1. Pass-the-Hash (PtH): Capturing NTLM hashes to authenticate to other systems without needing the actual password.
  2. Remote Code Execution: Using tools like PowerShell, PsExec, or WMI to execute code remotely on target systems.
  3. SSH Hopping: In Unix/Linux environments, using SSH keys to move from one system to another.
  4. Kerberoasting: Exploiting the Kerberos authentication protocol to gain service account credentials.
  5. Lateral Movement Frameworks: Utilizing frameworks like Empire, Mimikatz, and BloodHound that are designed specifically for lateral movement.
  6. Exploiting Trust Relationships: Leveraging inherent trust between network systems to move laterally.
  7. Man-in-the-Middle (MitM) Attacks: Intercepting and altering communications between two parties to steal data or inject malicious content.

Why BastionZero is Your Best Bet Against Lateral Movement

In an era where cyber threats are not just evolving but also becoming increasingly sophisticated, traditional security measures are proving to be woefully inadequate. VPNs and firewalls, once considered the bedrock of network security, are now easily circumvented by attackers employing advanced lateral movement techniques. These techniques, as we've seen in notorious attacks like the Sony Pictures hack and the WannaCry ransomware, can lead to devastating outcomes, including data breaches, financial loss, and reputational damage. This is where BastionZero comes into play.

Zero-Trust Architecture: A Paradigm Shift

BastionZero adopts a zero-trust security model, a paradigm shift from the outdated perimeter-based defenses. In a zero-trust environment, trust is never assumed and verification is required at every step. This approach aligns perfectly with the need to counter lateral movement, where an attacker, once inside the network, seeks to escalate privileges and move laterally to achieve their objectives. BastionZero's zero-trust model ensures that even if an attacker gains initial access, their ability to move laterally is severely curtailed.

Granular Access Control: The Antidote to Privilege Escalation

One of the primary objectives of lateral movement is privilege escalation. BastionZero addresses this by implementing granular access controls that are tightly integrated with your Single Sign-On (SSO) solutions. You can specify role-based access down to the individual target level, thereby limiting the scope of any potential privilege escalation.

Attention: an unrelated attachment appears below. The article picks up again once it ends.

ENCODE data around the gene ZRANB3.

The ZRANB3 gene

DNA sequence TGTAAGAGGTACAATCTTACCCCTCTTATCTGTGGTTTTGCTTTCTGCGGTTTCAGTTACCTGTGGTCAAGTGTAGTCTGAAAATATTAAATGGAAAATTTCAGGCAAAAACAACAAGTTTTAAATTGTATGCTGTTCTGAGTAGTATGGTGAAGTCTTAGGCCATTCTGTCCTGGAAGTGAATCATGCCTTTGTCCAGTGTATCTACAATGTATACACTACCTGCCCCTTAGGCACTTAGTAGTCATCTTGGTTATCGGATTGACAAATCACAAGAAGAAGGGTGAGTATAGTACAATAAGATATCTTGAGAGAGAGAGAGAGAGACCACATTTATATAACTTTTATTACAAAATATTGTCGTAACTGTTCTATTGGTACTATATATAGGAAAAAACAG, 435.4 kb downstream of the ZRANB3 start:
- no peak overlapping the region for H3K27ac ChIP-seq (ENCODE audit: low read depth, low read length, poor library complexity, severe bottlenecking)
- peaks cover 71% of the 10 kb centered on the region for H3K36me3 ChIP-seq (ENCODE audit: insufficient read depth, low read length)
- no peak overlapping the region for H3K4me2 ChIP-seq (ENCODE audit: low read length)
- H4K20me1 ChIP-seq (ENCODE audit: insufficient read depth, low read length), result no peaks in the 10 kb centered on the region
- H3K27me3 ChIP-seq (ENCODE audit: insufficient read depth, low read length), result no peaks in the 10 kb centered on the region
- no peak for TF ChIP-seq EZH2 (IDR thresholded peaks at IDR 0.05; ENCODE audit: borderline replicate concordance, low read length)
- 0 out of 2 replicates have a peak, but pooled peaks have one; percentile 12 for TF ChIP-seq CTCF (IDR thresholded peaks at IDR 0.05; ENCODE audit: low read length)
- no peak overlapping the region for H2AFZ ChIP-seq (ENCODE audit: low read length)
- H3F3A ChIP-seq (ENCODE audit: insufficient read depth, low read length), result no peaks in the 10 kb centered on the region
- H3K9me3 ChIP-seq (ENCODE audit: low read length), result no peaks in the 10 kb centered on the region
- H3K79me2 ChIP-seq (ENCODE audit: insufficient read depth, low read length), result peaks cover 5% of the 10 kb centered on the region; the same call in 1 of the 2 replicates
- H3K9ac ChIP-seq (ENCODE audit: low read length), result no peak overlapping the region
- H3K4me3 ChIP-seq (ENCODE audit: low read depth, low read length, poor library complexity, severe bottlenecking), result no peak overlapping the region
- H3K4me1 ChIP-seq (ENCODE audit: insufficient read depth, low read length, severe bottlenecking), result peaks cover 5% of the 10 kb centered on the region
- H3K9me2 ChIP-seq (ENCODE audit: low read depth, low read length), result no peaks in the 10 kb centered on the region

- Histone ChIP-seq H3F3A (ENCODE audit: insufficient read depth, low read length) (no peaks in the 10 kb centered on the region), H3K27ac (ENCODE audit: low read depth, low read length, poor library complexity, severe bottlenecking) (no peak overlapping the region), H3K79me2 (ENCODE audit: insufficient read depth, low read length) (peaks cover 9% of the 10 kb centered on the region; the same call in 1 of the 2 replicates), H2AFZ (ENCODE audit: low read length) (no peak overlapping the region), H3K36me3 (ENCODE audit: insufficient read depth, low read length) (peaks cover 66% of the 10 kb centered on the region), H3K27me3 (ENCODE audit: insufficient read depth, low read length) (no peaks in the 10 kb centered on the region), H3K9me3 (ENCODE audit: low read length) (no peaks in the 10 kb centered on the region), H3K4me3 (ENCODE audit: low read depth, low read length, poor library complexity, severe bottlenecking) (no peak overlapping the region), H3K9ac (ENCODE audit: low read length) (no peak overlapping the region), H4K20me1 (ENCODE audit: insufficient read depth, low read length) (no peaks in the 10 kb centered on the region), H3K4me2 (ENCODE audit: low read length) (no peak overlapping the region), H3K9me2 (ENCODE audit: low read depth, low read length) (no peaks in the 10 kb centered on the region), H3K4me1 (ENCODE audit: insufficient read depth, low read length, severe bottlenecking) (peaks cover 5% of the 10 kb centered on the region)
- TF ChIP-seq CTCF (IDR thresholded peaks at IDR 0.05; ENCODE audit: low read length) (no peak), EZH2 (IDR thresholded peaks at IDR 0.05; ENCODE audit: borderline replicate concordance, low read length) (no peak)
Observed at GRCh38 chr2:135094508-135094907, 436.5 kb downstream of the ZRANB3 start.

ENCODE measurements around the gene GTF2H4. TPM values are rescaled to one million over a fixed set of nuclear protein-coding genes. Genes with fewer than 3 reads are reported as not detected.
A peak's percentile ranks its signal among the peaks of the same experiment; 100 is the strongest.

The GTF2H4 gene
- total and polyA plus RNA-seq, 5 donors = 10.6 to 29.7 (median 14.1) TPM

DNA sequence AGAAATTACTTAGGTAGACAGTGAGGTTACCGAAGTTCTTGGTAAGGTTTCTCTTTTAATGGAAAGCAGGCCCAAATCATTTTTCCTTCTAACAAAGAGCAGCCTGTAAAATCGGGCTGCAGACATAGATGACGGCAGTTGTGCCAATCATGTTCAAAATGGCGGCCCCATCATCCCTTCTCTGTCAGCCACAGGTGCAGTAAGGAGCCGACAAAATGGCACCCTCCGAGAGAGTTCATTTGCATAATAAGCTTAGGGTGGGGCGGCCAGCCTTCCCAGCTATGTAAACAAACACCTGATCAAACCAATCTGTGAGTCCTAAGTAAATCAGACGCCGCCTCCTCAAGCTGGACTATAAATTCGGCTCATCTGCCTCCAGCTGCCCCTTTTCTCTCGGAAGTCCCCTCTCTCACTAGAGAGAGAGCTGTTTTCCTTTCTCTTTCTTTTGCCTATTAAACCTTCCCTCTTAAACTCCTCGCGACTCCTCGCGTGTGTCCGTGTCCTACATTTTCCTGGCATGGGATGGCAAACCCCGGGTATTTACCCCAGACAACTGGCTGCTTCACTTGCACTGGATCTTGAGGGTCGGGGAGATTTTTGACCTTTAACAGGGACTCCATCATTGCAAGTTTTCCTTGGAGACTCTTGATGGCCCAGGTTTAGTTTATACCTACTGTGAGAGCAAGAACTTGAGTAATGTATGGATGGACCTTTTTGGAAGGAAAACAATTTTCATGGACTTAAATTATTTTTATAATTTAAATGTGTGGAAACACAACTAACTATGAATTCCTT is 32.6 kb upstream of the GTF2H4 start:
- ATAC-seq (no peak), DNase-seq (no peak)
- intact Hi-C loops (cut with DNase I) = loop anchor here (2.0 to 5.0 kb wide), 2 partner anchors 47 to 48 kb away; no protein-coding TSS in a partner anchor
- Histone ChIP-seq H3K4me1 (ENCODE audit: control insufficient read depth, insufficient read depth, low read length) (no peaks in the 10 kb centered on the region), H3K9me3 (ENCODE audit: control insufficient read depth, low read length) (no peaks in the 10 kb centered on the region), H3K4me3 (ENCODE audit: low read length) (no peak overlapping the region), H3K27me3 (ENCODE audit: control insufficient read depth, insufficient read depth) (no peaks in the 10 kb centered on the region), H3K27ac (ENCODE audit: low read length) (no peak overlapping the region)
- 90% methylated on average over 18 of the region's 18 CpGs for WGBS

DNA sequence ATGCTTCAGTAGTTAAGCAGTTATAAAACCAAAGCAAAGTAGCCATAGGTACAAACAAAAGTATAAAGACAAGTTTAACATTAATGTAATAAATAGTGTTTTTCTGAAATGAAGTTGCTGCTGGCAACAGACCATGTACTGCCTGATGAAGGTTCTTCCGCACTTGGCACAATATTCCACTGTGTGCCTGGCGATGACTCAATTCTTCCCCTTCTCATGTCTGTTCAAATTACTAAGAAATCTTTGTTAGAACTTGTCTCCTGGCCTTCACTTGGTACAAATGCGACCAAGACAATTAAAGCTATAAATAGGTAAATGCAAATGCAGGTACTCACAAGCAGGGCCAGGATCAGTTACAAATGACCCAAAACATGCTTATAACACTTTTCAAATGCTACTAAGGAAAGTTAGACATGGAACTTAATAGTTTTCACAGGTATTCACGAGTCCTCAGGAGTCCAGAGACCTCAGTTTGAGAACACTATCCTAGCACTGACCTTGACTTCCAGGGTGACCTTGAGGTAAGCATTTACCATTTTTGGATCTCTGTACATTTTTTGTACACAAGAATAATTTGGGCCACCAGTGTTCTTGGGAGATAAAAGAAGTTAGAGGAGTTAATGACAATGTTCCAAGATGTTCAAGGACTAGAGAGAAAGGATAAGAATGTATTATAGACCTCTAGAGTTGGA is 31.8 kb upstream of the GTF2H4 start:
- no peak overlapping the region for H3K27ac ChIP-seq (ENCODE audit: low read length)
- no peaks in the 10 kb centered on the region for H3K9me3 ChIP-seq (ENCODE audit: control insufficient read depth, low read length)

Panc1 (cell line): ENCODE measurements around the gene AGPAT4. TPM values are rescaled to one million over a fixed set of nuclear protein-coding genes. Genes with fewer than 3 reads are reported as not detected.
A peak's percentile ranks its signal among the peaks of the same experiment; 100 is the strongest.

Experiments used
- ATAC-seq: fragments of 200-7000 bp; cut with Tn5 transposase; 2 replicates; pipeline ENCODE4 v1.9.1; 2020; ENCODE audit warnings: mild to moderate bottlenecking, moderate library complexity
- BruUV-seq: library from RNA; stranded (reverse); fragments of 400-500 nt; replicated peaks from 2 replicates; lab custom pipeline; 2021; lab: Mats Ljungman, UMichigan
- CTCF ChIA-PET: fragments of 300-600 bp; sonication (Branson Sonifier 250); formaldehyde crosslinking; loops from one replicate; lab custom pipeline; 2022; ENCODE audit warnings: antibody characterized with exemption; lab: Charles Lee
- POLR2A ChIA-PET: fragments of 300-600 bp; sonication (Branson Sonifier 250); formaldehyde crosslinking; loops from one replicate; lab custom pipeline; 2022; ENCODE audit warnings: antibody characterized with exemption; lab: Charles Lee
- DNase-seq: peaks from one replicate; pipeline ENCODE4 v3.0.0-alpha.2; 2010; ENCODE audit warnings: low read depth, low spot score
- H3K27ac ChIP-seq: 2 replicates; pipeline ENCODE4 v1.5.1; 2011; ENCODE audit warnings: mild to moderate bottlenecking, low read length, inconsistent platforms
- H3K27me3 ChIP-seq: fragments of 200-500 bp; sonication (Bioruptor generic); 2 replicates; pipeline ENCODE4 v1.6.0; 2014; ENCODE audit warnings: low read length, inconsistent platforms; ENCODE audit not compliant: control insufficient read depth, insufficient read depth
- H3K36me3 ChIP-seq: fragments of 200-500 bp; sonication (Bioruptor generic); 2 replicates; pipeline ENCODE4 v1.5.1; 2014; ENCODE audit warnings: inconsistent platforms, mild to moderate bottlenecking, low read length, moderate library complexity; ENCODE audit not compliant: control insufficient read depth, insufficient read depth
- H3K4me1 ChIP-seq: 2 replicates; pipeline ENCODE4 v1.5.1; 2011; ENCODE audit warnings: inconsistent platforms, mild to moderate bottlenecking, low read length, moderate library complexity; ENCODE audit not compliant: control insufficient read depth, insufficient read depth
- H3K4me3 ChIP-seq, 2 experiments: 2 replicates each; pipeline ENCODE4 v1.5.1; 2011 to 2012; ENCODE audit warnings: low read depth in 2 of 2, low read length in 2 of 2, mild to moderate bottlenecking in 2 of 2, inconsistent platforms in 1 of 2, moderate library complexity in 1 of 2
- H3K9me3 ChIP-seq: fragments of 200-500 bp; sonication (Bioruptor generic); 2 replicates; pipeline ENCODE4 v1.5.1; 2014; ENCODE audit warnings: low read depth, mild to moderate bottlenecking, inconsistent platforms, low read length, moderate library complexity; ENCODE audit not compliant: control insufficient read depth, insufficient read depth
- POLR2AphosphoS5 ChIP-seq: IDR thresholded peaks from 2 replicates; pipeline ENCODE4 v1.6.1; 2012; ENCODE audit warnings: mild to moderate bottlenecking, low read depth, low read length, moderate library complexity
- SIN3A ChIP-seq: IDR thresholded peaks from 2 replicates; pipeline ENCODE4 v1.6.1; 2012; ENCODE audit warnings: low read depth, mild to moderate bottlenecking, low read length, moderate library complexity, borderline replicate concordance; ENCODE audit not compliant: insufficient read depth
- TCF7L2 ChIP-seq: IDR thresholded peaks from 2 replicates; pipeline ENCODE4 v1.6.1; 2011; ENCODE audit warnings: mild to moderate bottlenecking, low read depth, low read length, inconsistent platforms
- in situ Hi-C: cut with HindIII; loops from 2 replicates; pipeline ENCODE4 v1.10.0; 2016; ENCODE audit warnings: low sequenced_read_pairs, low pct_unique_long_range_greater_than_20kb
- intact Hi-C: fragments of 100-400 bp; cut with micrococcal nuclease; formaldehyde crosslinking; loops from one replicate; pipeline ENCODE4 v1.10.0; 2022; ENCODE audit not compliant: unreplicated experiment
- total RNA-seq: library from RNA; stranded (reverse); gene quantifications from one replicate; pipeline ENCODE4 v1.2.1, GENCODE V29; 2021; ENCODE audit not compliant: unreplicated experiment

Just-In-Time Authorization: Countering Persistence

Attackers aim for persistence, often installing backdoors to maintain access over time. BastionZero's just-in-time authorization feature allows you to grant time-limited access to specific roles on specific targets, effectively reducing the window of opportunity for an attacker to establish persistence.

Passwordless Access: Eliminating Credential Harvesting

Credential harvesting is a common technique in lateral movement. BastionZero mitigates this risk through its passwordless access model, thereby eliminating the need for key management and rotation—a significant pain point in traditional VPN-based solutions.

Comprehensive Audit Logging: A Forensic Goldmine

In the event of a security incident, understanding the 'who, what, when, and how' is crucial for both remediation and forensic analysis. BastionZero provides identity-aware logs, session recordings, and access logs, offering a granular view of all activities. This level of detail is invaluable for compliance and can also serve as a forensic goldmine in the aftermath of an attack.

Port Management: Reducing the Attack Surface

Open ports are a common vector for lateral movement techniques like port scanning and exploitation of trust relationships. BastionZero allows you to close unnecessary open ports on your targets, thereby reducing your attack surface and making lateral movement more challenging for potential adversaries.

Multiple Independent Roots-of-Trust: No Single Point of Failure

Finally, BastionZero's architecture is designed with multiple independent roots-of-trust, eliminating single points of compromise and thereby enhancing your overall security posture.

In summary, BastionZero is not just an upgrade but a revolution in how we approach internal network security. Its multi-layered, zero-trust approach not only effectively counters the various techniques employed in lateral movement but also addresses the limitations and vulnerabilities inherent in traditional perimeter-based defenses. With BastionZero, you're not just preventing lateral movement; you're setting a new standard for internal network security.

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Lateral Movement and What You Can Do About It